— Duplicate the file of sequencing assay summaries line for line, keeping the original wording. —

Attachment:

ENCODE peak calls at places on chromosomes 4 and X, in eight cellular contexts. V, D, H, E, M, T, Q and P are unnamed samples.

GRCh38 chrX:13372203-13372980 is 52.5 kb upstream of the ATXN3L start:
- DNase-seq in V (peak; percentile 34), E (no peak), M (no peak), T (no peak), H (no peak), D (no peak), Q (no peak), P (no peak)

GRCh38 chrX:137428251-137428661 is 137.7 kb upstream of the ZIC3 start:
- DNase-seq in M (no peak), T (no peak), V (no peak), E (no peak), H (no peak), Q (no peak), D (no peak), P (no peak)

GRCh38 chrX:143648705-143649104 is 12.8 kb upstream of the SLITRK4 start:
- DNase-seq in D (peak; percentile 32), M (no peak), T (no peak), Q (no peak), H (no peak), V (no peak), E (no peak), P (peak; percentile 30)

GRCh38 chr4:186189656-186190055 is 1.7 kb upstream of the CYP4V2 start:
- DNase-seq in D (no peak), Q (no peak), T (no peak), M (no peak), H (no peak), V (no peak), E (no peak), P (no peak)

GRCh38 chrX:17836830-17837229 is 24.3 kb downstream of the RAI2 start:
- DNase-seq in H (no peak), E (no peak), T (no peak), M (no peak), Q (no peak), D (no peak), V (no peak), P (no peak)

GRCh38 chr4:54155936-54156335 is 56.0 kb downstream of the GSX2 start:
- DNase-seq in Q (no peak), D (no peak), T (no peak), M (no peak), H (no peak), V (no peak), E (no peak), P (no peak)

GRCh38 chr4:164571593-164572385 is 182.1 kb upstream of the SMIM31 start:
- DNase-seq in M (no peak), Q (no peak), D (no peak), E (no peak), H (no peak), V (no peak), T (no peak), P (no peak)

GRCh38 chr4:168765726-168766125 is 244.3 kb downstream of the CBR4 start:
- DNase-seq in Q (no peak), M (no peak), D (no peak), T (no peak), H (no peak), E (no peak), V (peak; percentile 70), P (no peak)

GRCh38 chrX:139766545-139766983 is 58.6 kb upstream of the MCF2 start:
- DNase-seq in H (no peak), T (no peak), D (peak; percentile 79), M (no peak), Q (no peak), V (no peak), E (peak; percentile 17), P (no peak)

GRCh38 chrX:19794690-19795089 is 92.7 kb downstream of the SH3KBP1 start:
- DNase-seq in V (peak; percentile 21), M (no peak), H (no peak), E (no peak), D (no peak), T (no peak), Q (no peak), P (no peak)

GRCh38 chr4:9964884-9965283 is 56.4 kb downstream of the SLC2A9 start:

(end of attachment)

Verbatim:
ENCODE peak calls at places on chromosomes 4 and X, in eight cellular contexts. V, D, H, E, M, T, Q and P are unnamed samples.

GRCh38 chrX:13372203-13372980 is 52.5 kb upstream of the ATXN3L start:
- DNase-seq in V (peak; percentile 34), E (no peak), M (no peak), T (no peak), H (no peak), D (no peak), Q (no peak), P (no peak)

GRCh38 chrX:137428251-137428661 is 137.7 kb upstream of the ZIC3 start:
- DNase-seq in M (no peak), T (no peak), V (no peak), E (no peak), H (no peak), Q (no peak), D (no peak), P (no peak)

GRCh38 chrX:143648705-143649104 is 12.8 kb upstream of the SLITRK4 start:
- DNase-seq in D (peak; percentile 32), M (no peak), T (no peak), Q (no peak), H (no peak), V (no peak), E (no peak), P (peak; percentile 30)

GRCh38 chr4:186189656-186190055 is 1.7 kb upstream of the CYP4V2 start:
- DNase-seq in D (no peak), Q (no peak), T (no peak), M (no peak), H (no peak), V (no peak), E (no peak), P (no peak)

GRCh38 chrX:17836830-17837229 is 24.3 kb downstream of the RAI2 start:
- DNase-seq in H (no peak), E (no peak), T (no peak), M (no peak), Q (no peak), D (no peak), V (no peak), P (no peak)

GRCh38 chr4:54155936-54156335 is 56.0 kb downstream of the GSX2 start:
- DNase-seq in Q (no peak), D (no peak), T (no peak), M (no peak), H (no peak), V (no peak), E (no peak), P (no peak)

GRCh38 chr4:164571593-164572385 is 182.1 kb upstream of the SMIM31 start:
- DNase-seq in M (no peak), Q (no peak), D (no peak), E (no peak), H (no peak), V (no peak), T (no peak), P (no peak)

GRCh38 chr4:168765726-168766125 is 244.3 kb downstream of the CBR4 start:
- DNase-seq in Q (no peak), M (no peak), D (no peak), T (no peak), H (no peak), E (no peak), V (peak; percentile 70), P (no peak)

GRCh38 chrX:139766545-139766983 is 58.6 kb upstream of the MCF2 start:
- DNase-seq in H (no peak), T (no peak), D (peak; percentile 79), M (no peak), Q (no peak), V (no peak), E (peak; percentile 17), P (no peak)

GRCh38 chrX:19794690-19795089 is 92.7 kb downstream of the SH3KBP1 start:
- DNase-seq in V (peak; percentile 21), M (no peak), H (no peak), E (no peak), D (no peak), T (no peak), Q (no peak), P (no peak)

GRCh38 chr4:9964884-9965283 is 56.4 kb downstream of the SLC2A9 start: